Chesterfield Photographic Society
Chesterfield Photographic Society
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The Brampton Brewery was situated between Chatsworth Road and Wheatbridge Road where the B&Q store now stands.
The date when it was established is unknown, although there was a brewery operating on the site by 1839. In the early years there were numerous owners, often partnerships, the company name changing with each new owner. In 1889, when trading as C. H. Chater & Co. the senior partner, Chater, withdrew leaving the junior partner Harold Soames as the sole proprietor. From then on it was to trade as the Brampton Brewery Co. When Mr Soames retired in 1897, a Public Share Issue was raised to purchase the brewery from him, together with 142 public houses owned or leased to the brewery. The new company expanded rapidly, increasing brewing capacity on an annual basis until disaster struck in May 1902, when fire destroyed the brewhouse. As production at the time was stretched to the limit it was decided to build a new brewery on adjacent land. This went into operation on May 2nd 1905, the first electrically driven brewery in the country. The old brewery buildings were converted into stores and workshops. The company continued to prosper, even through the restrictions and shortages of two World Wars, now turning its efforts to improving or rebuilding the pubs in its estate. Brampton's demise came after the death of its long serving Chairman, U. H. Tristram, in March 1955. Warwicks & Richardsons brewery of Newark, who had seats on the Brampton Board of Directors, immediately made a takeover bid, which was accepted by 90% of the Brampton shareholders. On Wednesday 15th June 1955 the last brew was made, the fact being strongly denied by the management, in the local press. The brewery was immediately stripped of fittings and put up for sale.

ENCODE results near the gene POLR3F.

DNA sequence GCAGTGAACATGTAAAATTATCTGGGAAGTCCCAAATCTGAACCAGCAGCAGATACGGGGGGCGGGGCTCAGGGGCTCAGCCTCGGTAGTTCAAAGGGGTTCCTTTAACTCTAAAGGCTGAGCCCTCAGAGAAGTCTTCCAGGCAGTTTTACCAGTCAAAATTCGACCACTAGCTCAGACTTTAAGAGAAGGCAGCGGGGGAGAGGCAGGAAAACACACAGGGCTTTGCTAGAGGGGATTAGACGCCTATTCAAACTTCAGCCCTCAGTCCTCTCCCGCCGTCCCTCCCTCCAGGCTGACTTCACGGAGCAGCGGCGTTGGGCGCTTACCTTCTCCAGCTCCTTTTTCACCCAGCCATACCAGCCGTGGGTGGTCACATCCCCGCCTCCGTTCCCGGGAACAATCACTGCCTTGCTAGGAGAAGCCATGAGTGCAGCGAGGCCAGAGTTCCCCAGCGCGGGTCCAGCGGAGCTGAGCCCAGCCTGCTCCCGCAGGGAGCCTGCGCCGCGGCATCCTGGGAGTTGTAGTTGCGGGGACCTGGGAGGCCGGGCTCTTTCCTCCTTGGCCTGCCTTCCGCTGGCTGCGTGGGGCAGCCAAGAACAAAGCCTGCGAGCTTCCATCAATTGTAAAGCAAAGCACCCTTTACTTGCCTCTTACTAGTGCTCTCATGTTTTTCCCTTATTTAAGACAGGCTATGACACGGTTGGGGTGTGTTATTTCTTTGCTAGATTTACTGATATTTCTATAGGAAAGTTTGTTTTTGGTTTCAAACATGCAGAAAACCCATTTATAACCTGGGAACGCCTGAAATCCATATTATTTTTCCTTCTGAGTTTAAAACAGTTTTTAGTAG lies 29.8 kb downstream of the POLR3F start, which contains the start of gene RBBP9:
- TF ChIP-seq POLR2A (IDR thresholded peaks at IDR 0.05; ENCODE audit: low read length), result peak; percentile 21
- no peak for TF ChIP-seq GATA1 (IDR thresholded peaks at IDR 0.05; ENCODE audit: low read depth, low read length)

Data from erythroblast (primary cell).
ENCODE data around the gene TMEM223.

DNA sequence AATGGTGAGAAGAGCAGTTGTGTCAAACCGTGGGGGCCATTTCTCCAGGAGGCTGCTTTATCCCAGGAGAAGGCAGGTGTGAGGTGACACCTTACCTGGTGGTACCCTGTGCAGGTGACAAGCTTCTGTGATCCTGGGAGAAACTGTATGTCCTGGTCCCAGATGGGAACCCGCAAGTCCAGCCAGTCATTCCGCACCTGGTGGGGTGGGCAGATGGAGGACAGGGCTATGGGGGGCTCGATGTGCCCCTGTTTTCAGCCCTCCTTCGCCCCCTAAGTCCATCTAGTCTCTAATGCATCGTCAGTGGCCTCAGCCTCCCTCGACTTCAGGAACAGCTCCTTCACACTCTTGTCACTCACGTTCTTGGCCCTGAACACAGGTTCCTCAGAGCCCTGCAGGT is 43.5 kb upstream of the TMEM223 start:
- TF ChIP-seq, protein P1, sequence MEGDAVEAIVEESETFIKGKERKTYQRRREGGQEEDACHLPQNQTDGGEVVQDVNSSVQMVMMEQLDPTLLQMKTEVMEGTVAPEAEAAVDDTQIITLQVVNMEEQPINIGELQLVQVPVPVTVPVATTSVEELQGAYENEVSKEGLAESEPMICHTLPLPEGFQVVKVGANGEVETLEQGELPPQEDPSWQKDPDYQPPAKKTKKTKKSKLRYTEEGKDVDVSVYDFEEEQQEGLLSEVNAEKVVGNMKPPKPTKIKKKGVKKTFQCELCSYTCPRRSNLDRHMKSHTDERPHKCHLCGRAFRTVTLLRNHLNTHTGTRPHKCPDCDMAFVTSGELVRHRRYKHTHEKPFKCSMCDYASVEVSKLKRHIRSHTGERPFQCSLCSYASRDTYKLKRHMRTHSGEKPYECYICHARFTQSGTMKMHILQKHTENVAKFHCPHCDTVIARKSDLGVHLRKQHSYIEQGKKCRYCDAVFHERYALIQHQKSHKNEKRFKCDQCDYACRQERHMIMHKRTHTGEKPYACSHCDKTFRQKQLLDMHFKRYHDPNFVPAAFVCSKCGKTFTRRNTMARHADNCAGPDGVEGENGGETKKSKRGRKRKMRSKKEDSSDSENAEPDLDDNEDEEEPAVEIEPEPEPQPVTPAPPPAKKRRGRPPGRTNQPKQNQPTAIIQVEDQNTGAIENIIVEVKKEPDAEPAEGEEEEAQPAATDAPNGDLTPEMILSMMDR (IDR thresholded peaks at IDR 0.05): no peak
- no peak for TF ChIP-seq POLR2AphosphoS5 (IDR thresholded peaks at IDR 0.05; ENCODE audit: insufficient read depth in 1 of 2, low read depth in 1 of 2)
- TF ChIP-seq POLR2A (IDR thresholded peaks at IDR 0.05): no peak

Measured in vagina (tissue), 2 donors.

Various businesses occupied the brewery buildings until they were eventually demolished during August and September 1984 for the building of the B&Q store.
It is claimed that the last pub to sell Brampton Ale was the Shakespeare Inn on Saltergate (now demolished). After the take-over a major problem for Warwicks was the huge dislike locally of their beers, which together with the new detrimental tenancy agreements, forced many landlords to leave the trade and was even said to have contributed towards the suicide of two Brampton licensees. Eventually Warwicks had to brew a new beer to tempt customers back. This was called 'Impy' and was said to be as close to a Brampton mild as could be brewed at Newark. Warwicks themselves only survived until 1962 when they were taken over by John Smiths, who replaced Warwicks beers with those of the Barnsley Brewery, another Smiths acquisition of 1961. Although Brampton is fondly remembered for its draught mild (o.g. 1035), they also produced best bitter (o.g. 1043) and Extra Strong (o.g.1048). Bottled beers included: Pale Ale; Nut Brown; Golden Bud and Stout. They brewed 5 times a week (6 times at busy periods). The brew size was between 85 and 130 barrels depending on beer type and demand. Closures of pubs through licensing legislation and town redevelopment reduced the number of Brampton tied houses to around 116 at the time of being taken over. The tied estate covered a large area, the extremities being Sheffield to the north; Denby to the south; Mansfield to the east and Eyam to the west, these being concentrated mainly in colliery towns and villages rather than rural areas. The sad ending to the story of the Brampton Brewery Company is one which unfortunately has been repeated hundreds of times throughout the country. (information from www.chesterfieldcamera.org.uk)